Nevada City’s planning commission unanimously granted a superfluous conditional use permit to Nevada County Thursday to house the district attorney’s offices at the unoccupied former Bank of America building on Commercial Street.
“It would be nice, certainly, if retail was there,” said Nevada City Planner Cindy Siegfried.
“It’s been a bank forever; it has never supported retail uses,” Siegfried later noted.
Even though the county is exempt from city ordinances, such as the one against housing offices on ground-floor space in the historic downtown district, the county sought an exemption as a goodwill gesture between the two government entities and to garner public comment on the prospect, Siegfried said.
In addition to the former Bank of America building at 201 Commercial St., the county is also pursuing the purchase of the office space it leases above Friar Tuck’s restaurant to house its probation department.
The county currently houses the DA’s office on the second floor of 100 Union St. — across the street from the Bank of America building.
“The county would like to continue to keep the DA’s office downtown,” said Steve Monaghan, the county’s chief information officer.
Also in the mix is property in Grass Valley’s Whispering Pines Business Park, a prospect that has Nevada City officials apprehensive.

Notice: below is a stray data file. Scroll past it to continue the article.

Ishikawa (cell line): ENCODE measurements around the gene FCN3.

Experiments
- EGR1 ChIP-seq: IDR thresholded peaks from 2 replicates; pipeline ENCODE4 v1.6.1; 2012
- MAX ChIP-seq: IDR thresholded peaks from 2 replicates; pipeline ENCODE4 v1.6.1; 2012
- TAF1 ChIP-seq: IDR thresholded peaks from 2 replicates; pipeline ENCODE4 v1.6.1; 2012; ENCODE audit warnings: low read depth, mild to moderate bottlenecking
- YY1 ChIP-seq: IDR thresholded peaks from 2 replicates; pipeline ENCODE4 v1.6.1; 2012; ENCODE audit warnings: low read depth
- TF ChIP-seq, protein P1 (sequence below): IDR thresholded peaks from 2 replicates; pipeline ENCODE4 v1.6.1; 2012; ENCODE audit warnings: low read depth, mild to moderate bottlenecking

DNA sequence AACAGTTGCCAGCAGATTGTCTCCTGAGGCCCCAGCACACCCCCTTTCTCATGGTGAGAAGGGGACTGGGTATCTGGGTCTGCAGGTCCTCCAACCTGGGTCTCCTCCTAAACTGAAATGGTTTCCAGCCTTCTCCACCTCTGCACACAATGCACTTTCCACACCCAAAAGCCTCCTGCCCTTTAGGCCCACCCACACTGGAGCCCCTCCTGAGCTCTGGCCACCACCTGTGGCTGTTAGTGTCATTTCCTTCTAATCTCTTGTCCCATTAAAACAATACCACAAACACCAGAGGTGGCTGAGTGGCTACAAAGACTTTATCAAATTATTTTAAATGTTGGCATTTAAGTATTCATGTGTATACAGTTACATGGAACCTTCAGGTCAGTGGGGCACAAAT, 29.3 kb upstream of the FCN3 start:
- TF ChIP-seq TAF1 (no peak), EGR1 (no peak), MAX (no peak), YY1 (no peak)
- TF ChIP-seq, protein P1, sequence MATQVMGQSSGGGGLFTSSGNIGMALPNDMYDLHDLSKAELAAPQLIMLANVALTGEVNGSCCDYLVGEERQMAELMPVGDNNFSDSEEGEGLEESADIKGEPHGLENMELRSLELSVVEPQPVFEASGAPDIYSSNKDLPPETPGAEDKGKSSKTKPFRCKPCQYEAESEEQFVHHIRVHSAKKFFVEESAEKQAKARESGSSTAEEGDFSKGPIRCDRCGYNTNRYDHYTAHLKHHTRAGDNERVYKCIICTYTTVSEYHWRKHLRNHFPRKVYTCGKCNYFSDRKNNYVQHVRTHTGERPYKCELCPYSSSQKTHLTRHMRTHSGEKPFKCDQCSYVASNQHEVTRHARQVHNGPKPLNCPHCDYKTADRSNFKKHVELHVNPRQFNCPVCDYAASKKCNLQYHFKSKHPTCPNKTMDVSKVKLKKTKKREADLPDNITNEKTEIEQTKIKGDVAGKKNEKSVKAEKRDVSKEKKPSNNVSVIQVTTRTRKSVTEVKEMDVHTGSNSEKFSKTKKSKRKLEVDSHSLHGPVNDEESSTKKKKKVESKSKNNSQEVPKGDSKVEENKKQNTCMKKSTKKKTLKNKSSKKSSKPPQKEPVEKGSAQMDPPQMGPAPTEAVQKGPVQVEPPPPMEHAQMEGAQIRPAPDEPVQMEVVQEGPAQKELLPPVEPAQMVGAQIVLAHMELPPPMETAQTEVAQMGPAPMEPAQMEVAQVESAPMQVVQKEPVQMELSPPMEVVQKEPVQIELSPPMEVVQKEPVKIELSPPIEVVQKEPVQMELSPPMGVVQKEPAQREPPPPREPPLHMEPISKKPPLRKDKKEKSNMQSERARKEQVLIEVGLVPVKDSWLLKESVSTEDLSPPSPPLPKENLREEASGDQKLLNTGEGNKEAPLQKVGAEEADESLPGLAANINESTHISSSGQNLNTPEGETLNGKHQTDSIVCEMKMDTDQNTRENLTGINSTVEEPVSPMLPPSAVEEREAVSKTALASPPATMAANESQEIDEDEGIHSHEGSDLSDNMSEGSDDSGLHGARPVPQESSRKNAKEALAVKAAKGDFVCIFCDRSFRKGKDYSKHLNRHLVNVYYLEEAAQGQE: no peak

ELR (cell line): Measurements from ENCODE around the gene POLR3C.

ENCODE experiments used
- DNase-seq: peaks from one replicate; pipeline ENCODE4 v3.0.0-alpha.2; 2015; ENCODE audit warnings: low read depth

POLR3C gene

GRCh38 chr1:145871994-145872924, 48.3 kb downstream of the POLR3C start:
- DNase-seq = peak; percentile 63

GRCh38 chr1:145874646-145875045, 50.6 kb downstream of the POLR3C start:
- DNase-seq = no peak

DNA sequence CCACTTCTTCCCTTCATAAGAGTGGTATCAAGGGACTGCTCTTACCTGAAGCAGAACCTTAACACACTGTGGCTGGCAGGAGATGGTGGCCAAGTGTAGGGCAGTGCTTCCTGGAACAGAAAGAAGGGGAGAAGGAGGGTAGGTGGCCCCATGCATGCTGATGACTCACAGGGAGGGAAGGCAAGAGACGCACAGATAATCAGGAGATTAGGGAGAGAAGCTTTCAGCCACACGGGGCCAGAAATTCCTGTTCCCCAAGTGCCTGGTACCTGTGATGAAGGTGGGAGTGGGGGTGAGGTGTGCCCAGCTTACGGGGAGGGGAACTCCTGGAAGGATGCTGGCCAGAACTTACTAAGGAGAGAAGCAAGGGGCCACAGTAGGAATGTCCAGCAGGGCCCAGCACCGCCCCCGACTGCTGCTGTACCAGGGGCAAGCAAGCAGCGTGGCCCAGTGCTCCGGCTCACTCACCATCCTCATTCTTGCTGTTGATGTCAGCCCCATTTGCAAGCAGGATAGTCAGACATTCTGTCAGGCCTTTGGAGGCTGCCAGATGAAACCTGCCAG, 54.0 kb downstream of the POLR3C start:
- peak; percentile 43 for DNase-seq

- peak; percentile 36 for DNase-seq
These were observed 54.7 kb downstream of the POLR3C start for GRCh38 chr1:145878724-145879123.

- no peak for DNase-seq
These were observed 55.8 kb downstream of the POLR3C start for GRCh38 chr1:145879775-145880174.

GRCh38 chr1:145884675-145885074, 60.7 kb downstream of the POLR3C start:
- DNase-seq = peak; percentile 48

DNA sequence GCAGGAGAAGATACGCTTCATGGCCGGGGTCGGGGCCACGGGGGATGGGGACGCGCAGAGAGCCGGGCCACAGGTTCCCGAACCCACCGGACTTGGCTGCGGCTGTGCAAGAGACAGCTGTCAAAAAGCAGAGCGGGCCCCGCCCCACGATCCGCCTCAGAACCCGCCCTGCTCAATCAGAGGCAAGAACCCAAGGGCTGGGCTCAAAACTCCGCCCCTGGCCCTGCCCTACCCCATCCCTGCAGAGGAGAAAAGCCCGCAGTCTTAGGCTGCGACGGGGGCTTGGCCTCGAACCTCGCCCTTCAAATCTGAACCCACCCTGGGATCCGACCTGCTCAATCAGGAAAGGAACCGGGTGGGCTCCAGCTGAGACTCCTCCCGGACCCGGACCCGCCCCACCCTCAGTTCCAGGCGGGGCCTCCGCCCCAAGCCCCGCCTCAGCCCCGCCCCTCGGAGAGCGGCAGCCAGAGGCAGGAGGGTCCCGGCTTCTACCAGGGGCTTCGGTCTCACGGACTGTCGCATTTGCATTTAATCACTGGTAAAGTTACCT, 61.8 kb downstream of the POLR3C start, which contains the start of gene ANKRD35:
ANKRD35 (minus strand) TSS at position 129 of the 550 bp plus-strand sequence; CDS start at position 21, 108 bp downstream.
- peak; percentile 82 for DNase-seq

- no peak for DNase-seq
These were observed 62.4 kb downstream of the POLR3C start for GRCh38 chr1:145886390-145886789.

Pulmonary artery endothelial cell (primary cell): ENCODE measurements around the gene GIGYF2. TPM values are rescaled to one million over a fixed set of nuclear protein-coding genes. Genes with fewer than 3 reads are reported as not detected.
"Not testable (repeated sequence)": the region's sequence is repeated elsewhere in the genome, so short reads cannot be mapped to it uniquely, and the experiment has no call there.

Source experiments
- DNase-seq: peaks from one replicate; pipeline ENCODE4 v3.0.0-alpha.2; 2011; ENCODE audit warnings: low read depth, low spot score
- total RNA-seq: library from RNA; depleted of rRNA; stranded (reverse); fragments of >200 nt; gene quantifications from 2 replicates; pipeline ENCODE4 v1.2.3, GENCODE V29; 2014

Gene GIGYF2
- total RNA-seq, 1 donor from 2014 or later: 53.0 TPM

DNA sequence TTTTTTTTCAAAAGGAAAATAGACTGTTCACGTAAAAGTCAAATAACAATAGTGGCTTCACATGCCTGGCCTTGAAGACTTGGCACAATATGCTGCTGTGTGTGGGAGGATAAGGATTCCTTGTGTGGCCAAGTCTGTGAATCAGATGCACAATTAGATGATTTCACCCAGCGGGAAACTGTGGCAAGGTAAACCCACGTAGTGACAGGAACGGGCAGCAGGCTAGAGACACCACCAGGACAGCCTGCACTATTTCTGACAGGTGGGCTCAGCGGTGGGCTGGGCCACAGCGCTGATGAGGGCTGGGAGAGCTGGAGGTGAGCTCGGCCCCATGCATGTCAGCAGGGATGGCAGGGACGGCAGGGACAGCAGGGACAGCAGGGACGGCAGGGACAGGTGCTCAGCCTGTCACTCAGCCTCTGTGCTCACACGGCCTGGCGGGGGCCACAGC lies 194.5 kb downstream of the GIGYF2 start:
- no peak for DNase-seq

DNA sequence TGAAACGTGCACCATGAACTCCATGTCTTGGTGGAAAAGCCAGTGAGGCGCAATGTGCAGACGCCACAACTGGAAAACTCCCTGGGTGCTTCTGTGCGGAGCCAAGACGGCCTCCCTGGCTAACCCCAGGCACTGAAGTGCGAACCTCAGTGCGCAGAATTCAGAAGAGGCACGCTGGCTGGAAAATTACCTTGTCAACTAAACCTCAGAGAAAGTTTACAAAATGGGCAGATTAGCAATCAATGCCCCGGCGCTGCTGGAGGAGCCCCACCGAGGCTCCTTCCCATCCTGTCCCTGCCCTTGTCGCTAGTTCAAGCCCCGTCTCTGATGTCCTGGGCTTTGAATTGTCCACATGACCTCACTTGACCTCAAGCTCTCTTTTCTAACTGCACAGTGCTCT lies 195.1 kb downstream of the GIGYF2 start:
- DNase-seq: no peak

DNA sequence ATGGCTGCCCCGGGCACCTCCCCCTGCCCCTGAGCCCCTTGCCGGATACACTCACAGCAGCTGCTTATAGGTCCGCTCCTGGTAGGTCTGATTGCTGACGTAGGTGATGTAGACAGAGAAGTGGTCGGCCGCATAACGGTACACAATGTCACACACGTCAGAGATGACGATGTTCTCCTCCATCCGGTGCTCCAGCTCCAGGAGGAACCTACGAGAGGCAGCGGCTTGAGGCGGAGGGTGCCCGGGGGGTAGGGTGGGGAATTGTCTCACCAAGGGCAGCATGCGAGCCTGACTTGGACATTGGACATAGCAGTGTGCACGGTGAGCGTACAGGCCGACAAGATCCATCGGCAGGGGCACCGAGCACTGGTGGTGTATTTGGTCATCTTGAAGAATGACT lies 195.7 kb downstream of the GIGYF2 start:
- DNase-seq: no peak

“The loss of the courthouse and the supporting functions would be devastating to downtown,” said Councilman Robert Bergman, who recused himself from last week’s passage of a resolution supporting the retention of courthouse-related services in downtown Nevada City.
Around the same time the planning commission convened in Nevada City Thursday, the state’s Judicial Council voted to indefinitely postpone any renovation, update or replacement of the 148-year-old county courthouse, along with three other courthouse projects, amid continued funding raids.
Four years ago, the state floated the prospect of moving the courthouse out of downtown and into Seven Hills Business District at the vacated Nevada City Elementary School, said resident John Givens. Residents, preservationists and elected and court officials fought for years before finally settling on a proposal to renovate the current courthouse, located at 201 Church St.
“I think it is critical that we stay at or near the downtown because of the number of trips we make back and forth,” said District Attorney Cliff Newell.
If the DA and probation offices were not downtown, Bergman said it would be one more reason for the state to move the courthouse elsewhere.
“(A)nd lord knows when it is going to be,” Bergman said at Thursday’s commission meeting, “once funding is available.”
The county also agreed to meet with the city’s signage standards and provide a parking plan as a courtesy.
The Bank of America building was built in 1969 for the bank, which occupied it until March 2012, and it has since sat vacant.
“The use has been effectively administrative. I don’t see it as a big change,” said Commissioner Dan Thiem.
“The long-term benefit is highly in our favor.”
Final approval of the former Bank of America building purchase will require approval from the Nevada County Board of Supervisors.
County officials indicate that the two purchases would save the county as much as $200,000 annually.
“I’ve been wondering for a while what that building would become,” said Commissioner Brad Croul. “But a DA’s office seems like a good fit for it.”
To contact Staff Writer Christopher Rosacker, email email@example.com or call (530) 477-4236.